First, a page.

8. Tom's did a soft, soft opening on Saturday night as said by their bar manager. Went there after the Rockets game. You don't know how nice it is to be able to walk three streets and find a place to hang out with TV's facing the street and people sitting on the patio with generally good vibes. Food was fine, typical bar fare, burger was good, etc. Good/great drink specials. The bar facing the street/patio has a great view. They will be announcing this later, but they are going to be in partnership with the Rockets and will have the official pre-game location. Wish Crane and Co would hurry with the minute maid bars, the ability to make money is so clear. It was a clear funnel from Toyota Center to the bar, and about 30 mins after the game there were tons of people from the game there checking college football games, talking, etc.
  9. What are those buildings right now? I always wondered. Are they for-lease residential spaces? If so, I can't imagine those are long for this world given the money flowing into the village, indicated by the remodeling and newer concepts coming in now versus 5 years ago. I'm assuming the parcel is non-Rice, privately owned?
  10. Golfstrommen is genuinely a good concept and I am glad they are doing well enough that they are doing improvements. Given how expensive some of their items can be I had my doubts, but this is a testament to Post if they are able to support a restaurant like that.
  11. X.R.

    Montrose TIRZ

    I don't really understand how people who live on or near the affected streets think those streets in their current form are condusive to a neighborhood. As of now, they are car-centric thoroughfares. If Skanksa attended a meeting to make the street more human friendly, keeping in mind that developers in Houston are typically supportive of better car infrastructure, and said yes they like it these people need to understand how rare that is in Houston (ahem, Midtown Whole Foods). Feels very much like the stuff that went on in the Heights over the bike lanes, with a few hundred grasping for straws to prevent change...for the sake of preventing change.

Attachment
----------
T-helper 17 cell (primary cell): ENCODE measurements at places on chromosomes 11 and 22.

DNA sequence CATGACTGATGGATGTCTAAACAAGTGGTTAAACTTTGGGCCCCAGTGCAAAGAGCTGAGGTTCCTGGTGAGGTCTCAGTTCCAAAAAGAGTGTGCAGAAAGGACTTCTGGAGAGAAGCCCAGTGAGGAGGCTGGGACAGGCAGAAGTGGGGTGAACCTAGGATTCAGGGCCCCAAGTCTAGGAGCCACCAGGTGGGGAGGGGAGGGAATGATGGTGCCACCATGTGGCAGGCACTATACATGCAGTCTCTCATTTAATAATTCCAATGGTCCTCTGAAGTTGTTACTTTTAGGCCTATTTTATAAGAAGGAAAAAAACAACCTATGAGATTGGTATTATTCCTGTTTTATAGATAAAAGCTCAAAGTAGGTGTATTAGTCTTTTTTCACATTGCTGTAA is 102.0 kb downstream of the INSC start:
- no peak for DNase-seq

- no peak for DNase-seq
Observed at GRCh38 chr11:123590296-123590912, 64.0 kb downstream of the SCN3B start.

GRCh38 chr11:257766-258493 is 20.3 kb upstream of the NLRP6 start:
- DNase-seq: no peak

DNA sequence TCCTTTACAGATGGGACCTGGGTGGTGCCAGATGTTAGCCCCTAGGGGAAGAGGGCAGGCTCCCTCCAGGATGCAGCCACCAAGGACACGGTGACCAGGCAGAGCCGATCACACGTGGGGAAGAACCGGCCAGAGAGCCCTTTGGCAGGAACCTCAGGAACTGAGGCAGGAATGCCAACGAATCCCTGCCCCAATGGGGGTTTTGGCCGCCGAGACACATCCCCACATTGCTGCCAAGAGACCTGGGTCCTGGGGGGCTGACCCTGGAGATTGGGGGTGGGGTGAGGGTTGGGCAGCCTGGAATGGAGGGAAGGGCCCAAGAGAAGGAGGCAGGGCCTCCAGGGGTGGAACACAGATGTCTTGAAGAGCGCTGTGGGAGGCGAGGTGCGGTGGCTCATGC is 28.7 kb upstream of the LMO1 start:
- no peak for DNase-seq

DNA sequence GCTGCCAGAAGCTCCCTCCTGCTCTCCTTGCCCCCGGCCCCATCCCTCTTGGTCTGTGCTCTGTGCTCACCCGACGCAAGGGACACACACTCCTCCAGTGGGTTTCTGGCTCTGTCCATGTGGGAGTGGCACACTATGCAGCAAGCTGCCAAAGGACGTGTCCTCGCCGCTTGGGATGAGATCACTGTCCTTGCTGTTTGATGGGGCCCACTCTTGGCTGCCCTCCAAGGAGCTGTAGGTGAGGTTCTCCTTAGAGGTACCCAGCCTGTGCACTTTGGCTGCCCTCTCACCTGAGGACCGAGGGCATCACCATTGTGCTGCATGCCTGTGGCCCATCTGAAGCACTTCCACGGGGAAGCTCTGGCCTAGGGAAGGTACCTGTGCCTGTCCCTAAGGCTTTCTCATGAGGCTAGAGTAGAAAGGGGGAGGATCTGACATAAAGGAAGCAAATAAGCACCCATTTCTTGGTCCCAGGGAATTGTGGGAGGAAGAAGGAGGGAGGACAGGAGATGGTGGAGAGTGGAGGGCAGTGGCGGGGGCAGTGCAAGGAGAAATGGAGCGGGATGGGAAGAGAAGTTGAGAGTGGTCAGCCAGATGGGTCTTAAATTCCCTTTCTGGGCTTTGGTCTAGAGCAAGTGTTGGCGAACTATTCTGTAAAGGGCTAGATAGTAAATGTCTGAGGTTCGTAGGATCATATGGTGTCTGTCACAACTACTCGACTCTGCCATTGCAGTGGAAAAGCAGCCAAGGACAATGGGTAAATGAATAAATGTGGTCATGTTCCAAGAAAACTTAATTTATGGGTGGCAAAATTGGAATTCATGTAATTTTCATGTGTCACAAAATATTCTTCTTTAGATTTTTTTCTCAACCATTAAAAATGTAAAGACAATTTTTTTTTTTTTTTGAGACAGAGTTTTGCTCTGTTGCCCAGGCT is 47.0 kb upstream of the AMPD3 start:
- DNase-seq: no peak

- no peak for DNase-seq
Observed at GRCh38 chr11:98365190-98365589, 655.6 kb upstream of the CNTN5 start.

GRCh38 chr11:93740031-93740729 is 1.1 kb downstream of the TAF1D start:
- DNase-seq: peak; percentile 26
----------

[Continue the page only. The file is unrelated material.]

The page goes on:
12. They are really flying on the dog park construction. I rode by on Monday and they were working on the water feature already and completing the large outer fence. I know I dogged (😉) Hermann Conservacy for not meeting initial (admittedly ambitious) deadlines for the kids section and dog park, but man the park has been putting in work. People are typically out there working and significant change ever couple of weeks. So impressive. Maybe a little more than a decade ago you'd read World News and Report rankings about Rice and in the interview section Rice students would say they love the campus, but don't go too far beyond the hedges because it gets rough. Obvious exageration, but Its so cool to see how much has changed since then. Like an almost completely different park.
  13. I would say that first paragraph of your outweights the second to me. Add in some semblance of retail and the podium isn't too bothersome. But I do generally agree with the second paragraph, podiums suck and I'm hoping they cover the other side (after talking to some people at the project while walking by, I think they are?). Boone Manor's landscaping and dog friendliness changed the neighborhood, at least in my eyes. Lots of people dog walking, kids playing, and people stopping and talking to each other. That did not happen when old lady boone's hostel/bike shop/etc was there. Boone is a magnet for people interactions. If the landscaping is even just passable at the X, again, its better than what was there before, and if there is retail then we add another potential magnet for people interractions. Layering different walkable experiences on top of each other to make a neighborhood. Hoping the X does that. Just finish that podium 🫠
  14. Is there retail on this one? I thought there was? I only ask because the glass kind of has that storefront type look to it.
  15. Based on the latest drawings by @Paco Jones I believe they have already deviated from designs with the way they have done the garage, I am sure there other changes they have made to the building. That's a lot of masonry/bricks to add to the product. Also, I wonder if they will cover the other side of the garage or leave it open. Kind of looking forward to seeing what else they have changed as they build this thing up.